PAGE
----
December 1 WSJ editorial "America's Other Auto Industry"
questions whether taxpayers should provide temporary federal loans to American automakers, but conveniently ignores one fact: Our taxpayers already give huge sums of financial assistance to foreign car companies right here in the U.S.
As proposed, the requested bridge loans represent roughly $4 billion in assistance to U.S. auto makers, that is, the cost of a low-interest loan. With 240,000 employees spread among the three U.S. companies, that works out to less than $16,000 in temporary taxpayer assistance per job.
By contrast, foreign auto makers receive far more from U.S. taxpayers in various forms of government assistance. In Tennessee, for example, state and local authorities offered Volkswagen $577 million in lowered taxes and other benefits in exchange for the plants it is constructing, at a staggering cost of $288,000 per job created.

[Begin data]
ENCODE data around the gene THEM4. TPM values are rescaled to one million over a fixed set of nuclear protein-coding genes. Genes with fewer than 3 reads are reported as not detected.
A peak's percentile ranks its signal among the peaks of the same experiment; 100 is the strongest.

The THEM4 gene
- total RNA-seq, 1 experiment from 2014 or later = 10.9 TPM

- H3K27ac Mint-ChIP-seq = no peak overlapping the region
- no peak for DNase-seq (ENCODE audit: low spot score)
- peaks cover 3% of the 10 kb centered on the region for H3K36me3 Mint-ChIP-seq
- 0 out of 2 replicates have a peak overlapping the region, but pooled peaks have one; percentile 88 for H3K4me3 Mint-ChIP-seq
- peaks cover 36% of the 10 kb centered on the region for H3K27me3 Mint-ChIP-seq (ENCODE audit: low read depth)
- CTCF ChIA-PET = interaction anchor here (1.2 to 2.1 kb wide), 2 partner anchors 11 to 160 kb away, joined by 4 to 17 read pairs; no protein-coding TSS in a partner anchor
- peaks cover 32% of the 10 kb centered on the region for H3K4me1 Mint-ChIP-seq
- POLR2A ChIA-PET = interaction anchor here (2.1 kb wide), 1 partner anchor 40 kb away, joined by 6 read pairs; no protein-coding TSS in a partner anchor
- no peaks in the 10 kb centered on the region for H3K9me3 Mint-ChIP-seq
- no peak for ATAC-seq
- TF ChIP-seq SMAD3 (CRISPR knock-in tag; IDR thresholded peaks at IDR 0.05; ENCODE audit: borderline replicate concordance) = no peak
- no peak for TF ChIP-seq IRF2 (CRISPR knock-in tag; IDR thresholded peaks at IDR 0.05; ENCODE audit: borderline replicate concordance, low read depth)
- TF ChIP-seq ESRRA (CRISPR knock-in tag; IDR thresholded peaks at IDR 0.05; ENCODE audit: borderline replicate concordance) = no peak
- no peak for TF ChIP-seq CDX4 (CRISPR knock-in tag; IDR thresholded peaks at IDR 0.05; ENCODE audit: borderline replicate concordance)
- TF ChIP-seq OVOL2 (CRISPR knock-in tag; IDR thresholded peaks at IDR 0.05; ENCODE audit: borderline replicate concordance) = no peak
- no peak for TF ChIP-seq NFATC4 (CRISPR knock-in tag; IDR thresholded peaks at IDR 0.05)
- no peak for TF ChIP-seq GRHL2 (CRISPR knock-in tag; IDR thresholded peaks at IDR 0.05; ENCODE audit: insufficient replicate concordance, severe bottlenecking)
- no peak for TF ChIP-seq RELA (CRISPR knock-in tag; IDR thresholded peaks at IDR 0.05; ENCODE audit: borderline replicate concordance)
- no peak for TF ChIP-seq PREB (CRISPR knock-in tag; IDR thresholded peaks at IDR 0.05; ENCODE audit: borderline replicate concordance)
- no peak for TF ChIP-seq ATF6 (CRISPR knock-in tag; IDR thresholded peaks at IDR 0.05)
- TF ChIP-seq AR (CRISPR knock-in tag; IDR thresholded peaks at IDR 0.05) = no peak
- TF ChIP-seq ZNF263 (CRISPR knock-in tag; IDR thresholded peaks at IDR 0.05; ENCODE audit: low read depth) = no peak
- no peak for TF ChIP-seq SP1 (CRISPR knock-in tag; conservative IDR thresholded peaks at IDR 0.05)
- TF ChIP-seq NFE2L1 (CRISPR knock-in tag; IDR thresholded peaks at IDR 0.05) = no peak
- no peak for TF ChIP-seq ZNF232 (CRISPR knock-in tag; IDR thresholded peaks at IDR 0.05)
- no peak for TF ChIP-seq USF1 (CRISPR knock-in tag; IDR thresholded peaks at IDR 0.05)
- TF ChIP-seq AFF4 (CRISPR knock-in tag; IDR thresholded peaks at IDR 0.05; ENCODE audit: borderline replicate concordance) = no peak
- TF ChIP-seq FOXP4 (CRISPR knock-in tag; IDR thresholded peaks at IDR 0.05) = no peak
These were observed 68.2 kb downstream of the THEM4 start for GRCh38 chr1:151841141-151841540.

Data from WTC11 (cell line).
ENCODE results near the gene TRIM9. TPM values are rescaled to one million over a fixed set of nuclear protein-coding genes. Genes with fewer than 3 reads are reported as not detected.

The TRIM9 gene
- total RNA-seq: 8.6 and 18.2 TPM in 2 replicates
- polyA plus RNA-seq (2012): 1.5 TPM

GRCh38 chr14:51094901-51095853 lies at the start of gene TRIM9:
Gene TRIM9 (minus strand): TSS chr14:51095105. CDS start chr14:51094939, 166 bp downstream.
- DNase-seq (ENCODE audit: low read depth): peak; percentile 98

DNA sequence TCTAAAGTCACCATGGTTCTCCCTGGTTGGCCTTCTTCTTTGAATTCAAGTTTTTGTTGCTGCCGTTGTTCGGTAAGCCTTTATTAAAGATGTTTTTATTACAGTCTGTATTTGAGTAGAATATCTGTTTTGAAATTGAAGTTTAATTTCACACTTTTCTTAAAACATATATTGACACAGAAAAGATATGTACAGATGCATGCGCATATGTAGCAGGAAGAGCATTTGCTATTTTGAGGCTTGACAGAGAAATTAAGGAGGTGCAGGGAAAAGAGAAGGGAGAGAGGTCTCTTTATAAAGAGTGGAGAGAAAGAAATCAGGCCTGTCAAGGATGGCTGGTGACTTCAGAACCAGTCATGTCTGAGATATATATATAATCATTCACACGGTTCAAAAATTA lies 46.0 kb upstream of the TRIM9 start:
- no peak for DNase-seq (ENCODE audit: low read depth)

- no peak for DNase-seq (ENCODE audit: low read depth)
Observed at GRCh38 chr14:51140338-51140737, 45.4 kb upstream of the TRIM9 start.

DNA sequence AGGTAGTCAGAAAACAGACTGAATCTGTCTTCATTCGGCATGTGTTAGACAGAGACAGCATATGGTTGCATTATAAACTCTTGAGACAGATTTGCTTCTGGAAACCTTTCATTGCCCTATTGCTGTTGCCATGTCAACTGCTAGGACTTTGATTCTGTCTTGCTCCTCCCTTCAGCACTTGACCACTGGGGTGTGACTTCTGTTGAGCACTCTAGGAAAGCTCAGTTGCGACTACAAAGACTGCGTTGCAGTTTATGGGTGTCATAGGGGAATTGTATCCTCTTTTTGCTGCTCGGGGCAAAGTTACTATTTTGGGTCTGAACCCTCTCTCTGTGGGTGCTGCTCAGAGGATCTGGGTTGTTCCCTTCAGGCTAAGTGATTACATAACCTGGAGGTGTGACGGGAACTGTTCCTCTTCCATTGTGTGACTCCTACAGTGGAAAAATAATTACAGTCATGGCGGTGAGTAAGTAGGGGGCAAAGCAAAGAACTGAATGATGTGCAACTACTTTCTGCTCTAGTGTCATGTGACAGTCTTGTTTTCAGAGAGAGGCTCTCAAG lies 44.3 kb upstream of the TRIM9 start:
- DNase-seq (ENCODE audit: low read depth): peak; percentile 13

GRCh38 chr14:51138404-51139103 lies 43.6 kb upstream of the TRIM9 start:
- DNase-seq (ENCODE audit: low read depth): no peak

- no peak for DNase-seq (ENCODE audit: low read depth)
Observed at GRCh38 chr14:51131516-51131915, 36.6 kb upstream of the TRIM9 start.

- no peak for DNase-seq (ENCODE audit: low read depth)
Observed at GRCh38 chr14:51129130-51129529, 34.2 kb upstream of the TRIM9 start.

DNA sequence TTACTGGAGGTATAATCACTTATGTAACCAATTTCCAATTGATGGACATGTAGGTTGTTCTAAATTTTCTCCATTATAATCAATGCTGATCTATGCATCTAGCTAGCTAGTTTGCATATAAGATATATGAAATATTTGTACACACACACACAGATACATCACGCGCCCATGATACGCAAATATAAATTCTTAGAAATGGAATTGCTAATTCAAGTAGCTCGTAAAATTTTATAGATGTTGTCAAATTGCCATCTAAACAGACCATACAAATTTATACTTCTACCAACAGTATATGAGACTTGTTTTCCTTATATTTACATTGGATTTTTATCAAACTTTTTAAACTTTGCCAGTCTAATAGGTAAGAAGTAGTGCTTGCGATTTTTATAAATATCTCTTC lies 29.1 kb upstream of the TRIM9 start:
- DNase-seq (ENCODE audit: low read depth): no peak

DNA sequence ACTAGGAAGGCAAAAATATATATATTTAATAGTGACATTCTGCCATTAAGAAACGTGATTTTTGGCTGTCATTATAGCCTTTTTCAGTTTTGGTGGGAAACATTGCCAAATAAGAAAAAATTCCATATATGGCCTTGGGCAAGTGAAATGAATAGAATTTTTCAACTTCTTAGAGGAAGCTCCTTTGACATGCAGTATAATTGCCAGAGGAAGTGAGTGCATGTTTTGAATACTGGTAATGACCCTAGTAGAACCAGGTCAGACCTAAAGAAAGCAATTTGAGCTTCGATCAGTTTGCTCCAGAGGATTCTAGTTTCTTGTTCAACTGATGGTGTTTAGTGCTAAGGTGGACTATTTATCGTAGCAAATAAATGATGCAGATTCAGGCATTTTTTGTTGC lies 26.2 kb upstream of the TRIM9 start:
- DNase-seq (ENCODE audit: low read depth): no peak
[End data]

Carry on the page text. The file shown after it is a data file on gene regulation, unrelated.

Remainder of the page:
Similarly, Toyota is receiving $300 million in support for its plant in Texas, or $150,000 per job created. Alabama provided Hyundai, Toyota, Honda and Mercedes an average of $111,000 in incentives per job. The list goes on. Unlike the temporary assistance GM, Ford and Chrysler are seeking, in almost all the cases, U.S. taxpayer subsidies to foreign companies never need to be paid back.
Let's make sure to keep the discussion balanced. Toyota, Nissan, Honda, Mercedes, BMW, Kia and Hyundai already receive far more in permanent financial support from our own taxpayers than what the U.S. auto industry is seeking. Our own companies deserve equal consideration, no more, no less.
Automotive Trade Policy Council
ATPC is the trade association which represents Chrysler LLC, Ford Motor Co. and General Motors Corp.
Source: Wall Street Journal
......and the mainstream media won't tell you this WHY???